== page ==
The Putnam Examiner

Gouldman Faces Dem. Challenger for District 2 Leg. Seat

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When Putnam County Legislator Bill Gouldman won his seat three years ago, he became the first Republican in more than a decade to represent legislative district two. He’ll look to keep the district red when he runs for reelection this year against an upstart Democratic challenger.

Gouldman is seeking a second term to represent legislative district two that encompasses almost all of Putnam Valley. But the businessman will need to get through Democrat and first time candidate Anthony Williams in one of the most competitive districts in the county based on voter registration numbers.

One piece of legislation Gouldman spearheaded was the Animal Abuse Registry that now keeps track of pet owners that abused their pets. He also said he pushed hard to get a large part of county-owned Oscawana Lake Road rehabilitated and resurfaced and next year a large portion of Peekskill Hollow Road will be done.

“Despite the accomplishments and successes I have enjoyed so far as a county legislator, there is still much more to be done to reduce spending and implement policies to improve county government,” Gouldman said. “I am confident that we are on the right track and the best days of Putnam County are still to come. I look forward to another term working with my colleagues on the legislature and the county executive.”

Gouldman said he’s supported the county budget each year that kept taxes at bay and improved services for residents across the county.

County Executive MaryEllen Odell and Legislature Chairwoman Ginny Nacerino have both thrown their support behind Gouldman, who regularly votes in lockstep with their initiatives. Odell called him a strong defender of taxpayers and Nacerino said he’s been “instrumental toward moving matters forward for the betterment of the people of Putnam County.”

But Williams believes more can be done to represent constituents and wants to infuse new blood and new actions into the county Legislature.

“Right now I feel there is no true representation in the legislature for district two,” Williams said.

While he acknowledged Gouldman is a “nice man,” Williams said there is limited information that comes from Gouldman about what he’s doing for the district and what’s occurring at the county level.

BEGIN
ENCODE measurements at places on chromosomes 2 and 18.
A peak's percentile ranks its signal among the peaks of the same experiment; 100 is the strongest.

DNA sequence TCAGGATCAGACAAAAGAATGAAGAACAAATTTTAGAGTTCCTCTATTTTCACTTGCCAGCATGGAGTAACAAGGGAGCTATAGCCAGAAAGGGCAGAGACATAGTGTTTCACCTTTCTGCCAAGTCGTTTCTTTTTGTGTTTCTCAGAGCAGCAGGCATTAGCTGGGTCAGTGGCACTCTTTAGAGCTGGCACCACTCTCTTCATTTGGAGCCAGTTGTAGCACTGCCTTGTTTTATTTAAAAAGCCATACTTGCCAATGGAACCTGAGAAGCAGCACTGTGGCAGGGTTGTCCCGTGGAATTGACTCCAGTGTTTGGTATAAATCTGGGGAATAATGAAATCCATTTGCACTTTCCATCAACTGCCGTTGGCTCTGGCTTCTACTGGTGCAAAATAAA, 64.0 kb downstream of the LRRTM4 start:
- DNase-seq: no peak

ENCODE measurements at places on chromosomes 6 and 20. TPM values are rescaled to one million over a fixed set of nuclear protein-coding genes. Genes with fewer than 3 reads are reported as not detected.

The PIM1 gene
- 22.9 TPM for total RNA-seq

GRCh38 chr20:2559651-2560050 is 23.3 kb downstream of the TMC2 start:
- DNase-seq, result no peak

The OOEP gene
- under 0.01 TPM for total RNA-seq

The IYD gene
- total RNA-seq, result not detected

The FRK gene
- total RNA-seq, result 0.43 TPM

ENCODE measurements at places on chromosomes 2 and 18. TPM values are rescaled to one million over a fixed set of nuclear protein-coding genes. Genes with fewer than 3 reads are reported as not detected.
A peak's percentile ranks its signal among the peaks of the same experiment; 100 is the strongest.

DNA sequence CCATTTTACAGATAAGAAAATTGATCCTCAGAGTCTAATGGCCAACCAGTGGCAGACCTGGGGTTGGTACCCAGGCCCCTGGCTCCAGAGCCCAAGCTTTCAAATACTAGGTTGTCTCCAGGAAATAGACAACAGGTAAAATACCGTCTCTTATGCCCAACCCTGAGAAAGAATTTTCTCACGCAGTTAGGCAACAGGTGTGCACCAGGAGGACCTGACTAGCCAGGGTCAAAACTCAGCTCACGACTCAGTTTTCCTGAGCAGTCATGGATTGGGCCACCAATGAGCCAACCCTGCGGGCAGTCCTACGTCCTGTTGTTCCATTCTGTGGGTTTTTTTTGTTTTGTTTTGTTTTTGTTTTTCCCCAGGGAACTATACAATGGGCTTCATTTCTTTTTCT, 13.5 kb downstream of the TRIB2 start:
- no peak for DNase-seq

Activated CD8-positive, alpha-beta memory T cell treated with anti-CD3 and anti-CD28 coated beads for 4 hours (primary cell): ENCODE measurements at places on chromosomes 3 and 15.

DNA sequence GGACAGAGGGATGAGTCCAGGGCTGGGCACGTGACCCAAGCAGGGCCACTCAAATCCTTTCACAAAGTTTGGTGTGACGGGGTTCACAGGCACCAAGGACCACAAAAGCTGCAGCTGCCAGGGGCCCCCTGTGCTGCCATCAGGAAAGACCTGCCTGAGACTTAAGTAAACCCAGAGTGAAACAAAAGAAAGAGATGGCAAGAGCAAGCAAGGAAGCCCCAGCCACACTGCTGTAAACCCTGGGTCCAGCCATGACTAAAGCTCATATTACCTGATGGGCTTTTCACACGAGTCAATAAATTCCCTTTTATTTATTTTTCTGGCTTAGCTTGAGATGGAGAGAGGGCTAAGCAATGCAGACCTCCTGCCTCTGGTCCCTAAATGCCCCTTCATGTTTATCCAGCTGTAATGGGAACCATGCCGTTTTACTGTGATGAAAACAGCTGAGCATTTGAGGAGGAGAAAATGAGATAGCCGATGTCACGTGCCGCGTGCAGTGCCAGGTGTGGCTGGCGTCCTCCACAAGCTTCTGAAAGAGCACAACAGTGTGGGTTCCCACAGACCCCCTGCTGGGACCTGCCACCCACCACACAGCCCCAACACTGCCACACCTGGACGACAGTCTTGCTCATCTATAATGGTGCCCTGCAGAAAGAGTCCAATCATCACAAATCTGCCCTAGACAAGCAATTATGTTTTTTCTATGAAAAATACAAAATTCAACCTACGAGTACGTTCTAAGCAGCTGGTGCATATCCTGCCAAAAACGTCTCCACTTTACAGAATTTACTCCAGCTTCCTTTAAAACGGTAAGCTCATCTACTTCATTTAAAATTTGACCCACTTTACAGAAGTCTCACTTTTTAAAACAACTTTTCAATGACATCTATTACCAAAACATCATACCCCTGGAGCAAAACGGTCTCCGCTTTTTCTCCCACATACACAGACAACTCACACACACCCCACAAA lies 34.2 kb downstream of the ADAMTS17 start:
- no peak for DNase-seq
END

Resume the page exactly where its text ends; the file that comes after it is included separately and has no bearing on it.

“I see information on ‘prepare yourself for Lyme disease,’” Williams said. “But I don’t hear issues about Oregon Corners, I don’t hear issues about the school buses still running across the Taconic Parkway that’s a very dangerous situation, I don’t hear anything about when the metal plate is supposed to be removed from Church Road that’s been there for eight years. Those kinds of things I’m not getting (from Gouldmam.)”

Gouldman argued he communicates effectively with residents, including attending monthly Putnam Valley town board meetings where he provides updates and gives the town local television station the full legislature meeting videos each month to air. Moving forward he wants to set up a monthly e-news letter as an outlet of information for residents.

Williams moved to Putnam Valley in 2012 and knew the area years before since his wife lived in town since 2002. He has several children in Putnam Valley schools. He works with Friends of the Library, the Lake Peekskill Civic Association, the Tompkins Cultural Center, and town Historical Society and has a background in graphics and IT.

He added he was involved with several civic organizations before he moved to Putnam.

Williams said he’d like to see sustainable development in Putnam Valley and would like something set up that displays Putnam’s true history that visitors can only find within the county. He suggested a tourism office in Putnam Valley that can be a visitor’s resource and possibly paid for by a grant.

“I want to keep our nature and our true essence, I don’t want to destroy that, but I also believe there can be a balance if we use wisdom, we can create projects that promote tourism, promote economic development,” Williams said.

Williams also believes there needs to be more checks and balances at the county level. While he can work with anyone, Williams said his “true care and concern is about the needs and wants of the people in the area that I live in.”

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